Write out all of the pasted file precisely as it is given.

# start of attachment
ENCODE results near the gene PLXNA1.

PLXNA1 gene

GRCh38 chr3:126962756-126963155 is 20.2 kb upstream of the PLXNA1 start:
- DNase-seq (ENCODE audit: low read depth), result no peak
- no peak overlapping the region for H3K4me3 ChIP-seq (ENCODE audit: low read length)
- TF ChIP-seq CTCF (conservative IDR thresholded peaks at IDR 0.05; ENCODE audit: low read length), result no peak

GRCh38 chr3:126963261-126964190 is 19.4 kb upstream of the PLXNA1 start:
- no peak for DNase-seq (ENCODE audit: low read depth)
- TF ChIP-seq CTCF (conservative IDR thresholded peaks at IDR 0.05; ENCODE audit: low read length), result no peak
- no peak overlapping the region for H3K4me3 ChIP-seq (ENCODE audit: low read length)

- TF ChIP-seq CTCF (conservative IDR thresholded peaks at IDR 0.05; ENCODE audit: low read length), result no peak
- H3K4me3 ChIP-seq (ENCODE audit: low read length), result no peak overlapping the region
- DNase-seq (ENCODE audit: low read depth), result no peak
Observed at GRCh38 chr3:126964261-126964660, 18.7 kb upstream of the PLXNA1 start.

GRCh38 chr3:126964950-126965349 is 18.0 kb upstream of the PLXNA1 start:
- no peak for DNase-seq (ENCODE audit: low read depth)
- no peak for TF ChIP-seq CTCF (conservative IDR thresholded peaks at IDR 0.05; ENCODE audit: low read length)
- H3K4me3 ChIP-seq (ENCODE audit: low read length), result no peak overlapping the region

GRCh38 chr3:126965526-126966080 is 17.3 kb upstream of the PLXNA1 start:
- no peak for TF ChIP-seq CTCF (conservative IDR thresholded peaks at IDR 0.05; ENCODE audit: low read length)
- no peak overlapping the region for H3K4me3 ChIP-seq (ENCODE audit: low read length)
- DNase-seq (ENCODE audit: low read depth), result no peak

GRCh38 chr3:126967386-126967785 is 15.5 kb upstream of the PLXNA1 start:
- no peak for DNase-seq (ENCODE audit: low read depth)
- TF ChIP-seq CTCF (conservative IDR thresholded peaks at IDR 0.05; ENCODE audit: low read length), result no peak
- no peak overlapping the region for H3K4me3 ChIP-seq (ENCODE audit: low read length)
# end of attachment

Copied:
ENCODE results near the gene PLXNA1.

PLXNA1 gene

GRCh38 chr3:126962756-126963155 is 20.2 kb upstream of the PLXNA1 start:
- DNase-seq (ENCODE audit: low read depth), result no peak
- no peak overlapping the region for H3K4me3 ChIP-seq (ENCODE audit: low read length)
- TF ChIP-seq CTCF (conservative IDR thresholded peaks at IDR 0.05; ENCODE audit: low read length), result no peak

GRCh38 chr3:126963261-126964190 is 19.4 kb upstream of the PLXNA1 start:
- no peak for DNase-seq (ENCODE audit: low read depth)
- TF ChIP-seq CTCF (conservative IDR thresholded peaks at IDR 0.05; ENCODE audit: low read length), result no peak
- no peak overlapping the region for H3K4me3 ChIP-seq (ENCODE audit: low read length)

- TF ChIP-seq CTCF (conservative IDR thresholded peaks at IDR 0.05; ENCODE audit: low read length), result no peak
- H3K4me3 ChIP-seq (ENCODE audit: low read length), result no peak overlapping the region
- DNase-seq (ENCODE audit: low read depth), result no peak
Observed at GRCh38 chr3:126964261-126964660, 18.7 kb upstream of the PLXNA1 start.

GRCh38 chr3:126964950-126965349 is 18.0 kb upstream of the PLXNA1 start:
- no peak for DNase-seq (ENCODE audit: low read depth)
- no peak for TF ChIP-seq CTCF (conservative IDR thresholded peaks at IDR 0.05; ENCODE audit: low read length)
- H3K4me3 ChIP-seq (ENCODE audit: low read length), result no peak overlapping the region

GRCh38 chr3:126965526-126966080 is 17.3 kb upstream of the PLXNA1 start:
- no peak for TF ChIP-seq CTCF (conservative IDR thresholded peaks at IDR 0.05; ENCODE audit: low read length)
- no peak overlapping the region for H3K4me3 ChIP-seq (ENCODE audit: low read length)
- DNase-seq (ENCODE audit: low read depth), result no peak

GRCh38 chr3:126967386-126967785 is 15.5 kb upstream of the PLXNA1 start:
- no peak for DNase-seq (ENCODE audit: low read depth)
- TF ChIP-seq CTCF (conservative IDR thresholded peaks at IDR 0.05; ENCODE audit: low read length), result no peak
- no peak overlapping the region for H3K4me3 ChIP-seq (ENCODE audit: low read length)